At Home with Wood
At Home with Wood
Wharton Esherick: Studio & Collection
By Mansfield Bascom, edited by Paul Eisenhauer
Esherick, Maloof, Nakashima: Homes of the Master Wood Artisans
By Tina Skinner
Photography by Steven Paul Witsitt
Schiffer Publishing Ltd.
By the late 1950s and early '60s, when Wharton Esherick (1887-1970) was starting to be hailed as the "dean of American craftsmen" and the "godfather of American studio furniture," he had spent a lifetime in relative obscurity in rural Paoli, PA, evolving from an academically trained painter into a master artist-craftsman who found in wood and the physical experience of working with it the perfect means of distilling his varied artistic influences into a style uniquely his own. His master work was his studio/home on a wooded hillside, begun in 1926 and completed in 1966, in which all the architectural details, as well as the furnishings, are painstakingly integrated. The studio is now a museum, opened in 1972 by the artist's heirs, and Wharton Esherick: Studio & Collection is its catalog. The book introduces readers to such marvels as the famous red oak spiral stair, carved in 1930, twisting up through the house linking the two levels, and which, Anne d'Harnoncourt writes in her preface, "declares [Esherick's] gift for combining the sculptural with the functional." There is his singular furniture (an expressionistic desk, spiral library ladder, music stands and three-legged stools), his sculptures, masterful woodblock prints and useful objects like salad bowls. The biographical sketch by Mansfield Bascom sheds light on a career marked by a constant, tireless joy in creation, despite limited commercial success.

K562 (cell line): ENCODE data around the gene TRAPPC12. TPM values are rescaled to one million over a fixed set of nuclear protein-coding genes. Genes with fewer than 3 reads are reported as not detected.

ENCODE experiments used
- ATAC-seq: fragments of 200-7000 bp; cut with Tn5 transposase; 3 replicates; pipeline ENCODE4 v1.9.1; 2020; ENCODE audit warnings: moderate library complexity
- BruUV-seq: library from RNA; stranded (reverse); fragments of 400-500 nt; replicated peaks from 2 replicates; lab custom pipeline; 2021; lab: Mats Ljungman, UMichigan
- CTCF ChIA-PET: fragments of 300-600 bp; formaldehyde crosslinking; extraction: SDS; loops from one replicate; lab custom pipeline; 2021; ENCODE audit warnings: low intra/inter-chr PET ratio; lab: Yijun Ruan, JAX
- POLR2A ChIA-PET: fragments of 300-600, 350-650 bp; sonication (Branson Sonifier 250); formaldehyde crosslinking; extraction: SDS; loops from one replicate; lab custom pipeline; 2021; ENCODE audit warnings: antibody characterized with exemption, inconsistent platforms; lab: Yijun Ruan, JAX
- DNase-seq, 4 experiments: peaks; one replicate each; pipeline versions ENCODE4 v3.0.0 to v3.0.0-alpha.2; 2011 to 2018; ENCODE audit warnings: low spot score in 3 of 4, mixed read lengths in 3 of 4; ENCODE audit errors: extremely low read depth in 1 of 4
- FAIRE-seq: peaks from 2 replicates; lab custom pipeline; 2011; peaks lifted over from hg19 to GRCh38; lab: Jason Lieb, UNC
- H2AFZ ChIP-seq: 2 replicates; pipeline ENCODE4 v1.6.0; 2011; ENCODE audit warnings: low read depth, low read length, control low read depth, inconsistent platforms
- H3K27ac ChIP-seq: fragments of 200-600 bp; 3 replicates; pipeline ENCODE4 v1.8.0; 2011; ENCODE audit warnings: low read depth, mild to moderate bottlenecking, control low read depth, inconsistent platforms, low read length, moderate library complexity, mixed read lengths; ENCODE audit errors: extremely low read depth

Views of Esherick's home are presented alongside those of the much larger home/workplaces of two other acknowledged giants of American studio furniture-Sam Maloof (1916-2009) in Alta Loma, CA, and George Nakashima (1905-1990) in New Hope, PA, in Homes of the Master Wood Artisans. The three makers shared a passionate love of wood, sought to bring out its warmth and natural qualities and lavished ingenuity on such details as door latches and pulls, yet there are clear differences. Maloof's rooms with their bright colors and California light are showcases for his iconic chairs and casework and tasteful arrangements of craft objects. The Nakashima environment stands out for its serenity, for the spectacular slabs of wood used in his tables, his now-classic take on the Windsor chair, and the Japanese architectural elements such as Shoji doors.
For those eager to absorb an important chapter in 20th-century craft history and thinking of visiting these historic residences, these books should serve as a mighty appetite-whetter or the next best thing to going.